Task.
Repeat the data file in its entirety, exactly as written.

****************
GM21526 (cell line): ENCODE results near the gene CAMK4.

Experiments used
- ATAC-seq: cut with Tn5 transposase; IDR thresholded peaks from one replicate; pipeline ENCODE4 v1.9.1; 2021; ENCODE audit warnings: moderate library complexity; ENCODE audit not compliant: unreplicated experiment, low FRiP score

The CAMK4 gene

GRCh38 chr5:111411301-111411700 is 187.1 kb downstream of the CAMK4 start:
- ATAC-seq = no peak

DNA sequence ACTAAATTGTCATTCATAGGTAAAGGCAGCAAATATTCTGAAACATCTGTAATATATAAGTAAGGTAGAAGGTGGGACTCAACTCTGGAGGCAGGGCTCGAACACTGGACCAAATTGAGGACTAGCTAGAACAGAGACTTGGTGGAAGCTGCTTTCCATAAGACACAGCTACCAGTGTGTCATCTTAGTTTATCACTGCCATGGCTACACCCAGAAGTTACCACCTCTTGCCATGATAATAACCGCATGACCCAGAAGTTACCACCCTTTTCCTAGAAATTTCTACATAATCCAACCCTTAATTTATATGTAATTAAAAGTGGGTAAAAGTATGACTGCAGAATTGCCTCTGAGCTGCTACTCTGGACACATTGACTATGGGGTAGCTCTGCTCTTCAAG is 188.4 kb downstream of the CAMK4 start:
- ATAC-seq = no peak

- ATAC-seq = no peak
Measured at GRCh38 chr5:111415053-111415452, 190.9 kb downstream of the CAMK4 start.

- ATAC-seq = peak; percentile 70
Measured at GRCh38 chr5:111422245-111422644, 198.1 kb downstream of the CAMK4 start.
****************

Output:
GM21526 (cell line): ENCODE results near the gene CAMK4.

Experiments used
- ATAC-seq: cut with Tn5 transposase; IDR thresholded peaks from one replicate; pipeline ENCODE4 v1.9.1; 2021; ENCODE audit warnings: moderate library complexity; ENCODE audit not compliant: unreplicated experiment, low FRiP score

The CAMK4 gene

GRCh38 chr5:111411301-111411700 is 187.1 kb downstream of the CAMK4 start:
- ATAC-seq = no peak

DNA sequence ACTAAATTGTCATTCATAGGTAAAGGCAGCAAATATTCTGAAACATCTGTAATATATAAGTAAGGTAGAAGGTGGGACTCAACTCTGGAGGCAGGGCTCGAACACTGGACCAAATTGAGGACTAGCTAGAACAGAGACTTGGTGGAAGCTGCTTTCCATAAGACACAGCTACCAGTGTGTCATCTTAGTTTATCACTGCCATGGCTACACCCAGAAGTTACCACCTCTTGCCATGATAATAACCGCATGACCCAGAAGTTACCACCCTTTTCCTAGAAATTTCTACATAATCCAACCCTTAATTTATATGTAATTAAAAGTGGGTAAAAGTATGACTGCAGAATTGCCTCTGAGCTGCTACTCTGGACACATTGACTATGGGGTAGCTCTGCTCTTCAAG is 188.4 kb downstream of the CAMK4 start:
- ATAC-seq = no peak

- ATAC-seq = no peak
Measured at GRCh38 chr5:111415053-111415452, 190.9 kb downstream of the CAMK4 start.

- ATAC-seq = peak; percentile 70
Measured at GRCh38 chr5:111422245-111422644, 198.1 kb downstream of the CAMK4 start.